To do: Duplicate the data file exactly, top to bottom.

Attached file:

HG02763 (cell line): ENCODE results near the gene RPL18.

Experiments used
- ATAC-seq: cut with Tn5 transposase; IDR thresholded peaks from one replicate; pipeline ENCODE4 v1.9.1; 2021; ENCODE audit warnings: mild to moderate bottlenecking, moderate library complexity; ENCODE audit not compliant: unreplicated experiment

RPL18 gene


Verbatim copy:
HG02763 (cell line): ENCODE results near the gene RPL18.

Experiments used
- ATAC-seq: cut with Tn5 transposase; IDR thresholded peaks from one replicate; pipeline ENCODE4 v1.9.1; 2021; ENCODE audit warnings: mild to moderate bottlenecking, moderate library complexity; ENCODE audit not compliant: unreplicated experiment

RPL18 gene